The unaccepted become the unaccepting. The ungraced become the ungracious. Hurt people hurt people.

Someone once said that failing to forgive someone is like hugging a cactus. The harder you hold onto your pain the more it hurts and the more damage it causes—to you! The funny thing about Unforgiveness, is that the people who hurt you often aren’t even aware of the pain they have caused.

You might be thinking, “I can accept God’s forgiveness, but how do I forgive myself?” You aren’t alone. The majority of combat veterans who have come through REBOOT have felt this way.

Jesus gets real in Matthew 18:35 when he says, “This is how my heavenly Father will treat each of you unless you forgive your brother or sister from your heart.” Wow! How harsh is that? If you don’t forgive, God won’t forgive you.

We’ve all heard the phrase, “love your enemies.” Perhaps you’ve recited the Lord’s Prayer and asked God to help you forgive your debtors and trespassers.

Here is the question:

What if you are the “brother or sister” Jesus speaks of in Matthew 18:35? What if you are the one who needs to be forgiven – by yourself? Does that make Jesus’ statement any less true? Read it a little differently:

31852906240_392fc03ab3_z“This is how my heavenly Father will treat each of you unless you forgive yourself from your heart.”

Anger and resentment are just as damaging when directed at yourself as when directed at others. Some of us are our own worst enemies. But we must forgive ourselves and let go. Are you ready and willing to forgive yourself?

Maybe your hurt is unlike anyone else’s hurt. Maybe you have been scarred your entire life and no one can understand. You’ve probably been told by friends to just “let it go.” But that seems like a dramatically oversimplified solution. After all, who are they? They don’t know what you’ve been through! They don’t know about the cactus your squeezing! They’ve never hugged a cactus like this before!

It’s a simple as letting go

Do you see how silly it sounds when you think of holding onto unforgiveness like squeezing that painful cactus? The process of forgiveness isn’t complicated. It may not be easy, but it is simple.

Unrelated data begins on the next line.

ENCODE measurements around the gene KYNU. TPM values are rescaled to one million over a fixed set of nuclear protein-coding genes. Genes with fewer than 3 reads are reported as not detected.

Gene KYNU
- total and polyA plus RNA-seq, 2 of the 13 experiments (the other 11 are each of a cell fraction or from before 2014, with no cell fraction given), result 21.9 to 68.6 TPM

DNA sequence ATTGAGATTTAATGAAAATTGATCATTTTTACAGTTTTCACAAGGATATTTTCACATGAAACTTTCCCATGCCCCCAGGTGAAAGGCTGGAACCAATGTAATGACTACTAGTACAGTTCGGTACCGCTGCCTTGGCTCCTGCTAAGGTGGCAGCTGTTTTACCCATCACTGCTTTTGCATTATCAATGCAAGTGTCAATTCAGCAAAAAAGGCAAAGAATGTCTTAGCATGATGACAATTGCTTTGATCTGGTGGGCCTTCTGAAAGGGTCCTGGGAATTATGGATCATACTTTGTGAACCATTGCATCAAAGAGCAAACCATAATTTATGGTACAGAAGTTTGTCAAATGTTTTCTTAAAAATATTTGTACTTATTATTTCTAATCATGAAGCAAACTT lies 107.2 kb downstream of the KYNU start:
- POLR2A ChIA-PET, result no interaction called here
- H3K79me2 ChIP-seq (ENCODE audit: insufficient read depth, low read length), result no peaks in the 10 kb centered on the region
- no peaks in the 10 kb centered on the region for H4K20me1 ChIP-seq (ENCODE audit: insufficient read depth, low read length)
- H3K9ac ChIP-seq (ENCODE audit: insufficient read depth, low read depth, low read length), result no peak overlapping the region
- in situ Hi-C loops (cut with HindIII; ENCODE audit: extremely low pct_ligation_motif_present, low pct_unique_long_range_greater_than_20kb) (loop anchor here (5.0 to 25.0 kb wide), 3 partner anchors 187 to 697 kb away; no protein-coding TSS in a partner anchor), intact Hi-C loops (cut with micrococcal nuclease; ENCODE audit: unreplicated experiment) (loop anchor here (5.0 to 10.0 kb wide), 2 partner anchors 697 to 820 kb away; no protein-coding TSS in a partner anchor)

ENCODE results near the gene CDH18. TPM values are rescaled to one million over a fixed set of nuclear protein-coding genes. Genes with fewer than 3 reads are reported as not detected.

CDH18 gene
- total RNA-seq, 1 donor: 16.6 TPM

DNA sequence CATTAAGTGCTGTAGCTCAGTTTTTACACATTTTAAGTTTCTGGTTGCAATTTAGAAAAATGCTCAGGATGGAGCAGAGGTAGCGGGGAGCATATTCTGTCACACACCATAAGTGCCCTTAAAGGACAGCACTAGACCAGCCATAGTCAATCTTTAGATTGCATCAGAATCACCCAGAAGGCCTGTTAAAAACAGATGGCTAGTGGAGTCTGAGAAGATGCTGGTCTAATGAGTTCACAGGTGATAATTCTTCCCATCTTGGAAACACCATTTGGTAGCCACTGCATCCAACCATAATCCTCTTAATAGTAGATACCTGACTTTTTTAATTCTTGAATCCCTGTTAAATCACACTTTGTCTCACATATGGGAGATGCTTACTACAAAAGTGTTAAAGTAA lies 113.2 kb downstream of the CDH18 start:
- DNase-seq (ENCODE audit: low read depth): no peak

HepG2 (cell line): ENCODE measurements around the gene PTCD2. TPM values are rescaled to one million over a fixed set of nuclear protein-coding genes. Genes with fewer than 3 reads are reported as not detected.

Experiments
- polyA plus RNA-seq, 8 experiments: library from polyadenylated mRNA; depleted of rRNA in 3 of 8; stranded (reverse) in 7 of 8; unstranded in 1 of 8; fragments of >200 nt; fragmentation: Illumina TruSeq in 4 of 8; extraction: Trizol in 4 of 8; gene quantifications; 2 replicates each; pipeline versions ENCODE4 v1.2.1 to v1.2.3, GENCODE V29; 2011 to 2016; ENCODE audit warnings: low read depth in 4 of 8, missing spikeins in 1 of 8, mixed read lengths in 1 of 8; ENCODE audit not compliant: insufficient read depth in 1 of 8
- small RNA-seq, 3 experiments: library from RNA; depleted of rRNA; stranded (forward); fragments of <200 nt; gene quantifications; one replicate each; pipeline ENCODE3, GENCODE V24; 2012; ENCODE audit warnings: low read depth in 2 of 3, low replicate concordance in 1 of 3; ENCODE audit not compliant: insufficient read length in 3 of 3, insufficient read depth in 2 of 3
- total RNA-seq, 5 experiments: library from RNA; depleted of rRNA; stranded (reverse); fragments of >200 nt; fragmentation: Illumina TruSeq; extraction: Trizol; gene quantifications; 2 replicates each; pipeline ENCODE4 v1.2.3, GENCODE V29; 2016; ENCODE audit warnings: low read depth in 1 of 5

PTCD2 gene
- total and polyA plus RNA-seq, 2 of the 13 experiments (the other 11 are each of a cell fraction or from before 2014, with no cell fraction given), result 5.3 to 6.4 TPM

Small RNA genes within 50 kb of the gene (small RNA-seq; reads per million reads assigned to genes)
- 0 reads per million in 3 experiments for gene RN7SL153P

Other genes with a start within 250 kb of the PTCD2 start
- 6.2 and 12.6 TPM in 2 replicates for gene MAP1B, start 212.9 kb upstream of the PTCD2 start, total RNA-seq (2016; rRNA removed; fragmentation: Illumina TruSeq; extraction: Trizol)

It starts with a decision.

You know that in order to experience the freedom that God offers, you must make a decision to accept his offer of unconditional forgiveness and extend that forgiveness to others.

Next, determine if you need to try to reconcile with those who have hurt you.

This may not be necessary and in some cases, it may not be possible, but it can be helpful. If you are still in close contact, reconciliation is essential.

Those who have hurt you may not recognize or admit the pain they’ve caused you, but it doesn’t matter! Forgiving them doesn’t mean they didn’t do anything wrong or that you have to let them into your inner circle. It simply means that you choose freedom over pain.

Forgiveness happens in this order: faith, facts, feelings. So you may have to wait for the feelings to come.

Remember – you forgive because Christ forgave you, not because you are seeking to earn a specific response from the person you are forgiving.

Just let it go! Let go of every messy bit of the hurt that you’ve been clinging to. Over time, the feelings of pain will decrease and you will begin to experience true freedom.

Have you been battling to forgive yourself?

Do you hold grudges against those who have wronged you? Have you been trying to settle accounts instead of living in forgiveness? Connect with us and allow us to walk this journey with you. Simply click one of the buttons below and we will contact you.

*[Footnote: David Seamands. 2015, Healing for Damaged Emotions Workbook, pg. 45 Colorado Spring, CO, David C. Cook Publishing.]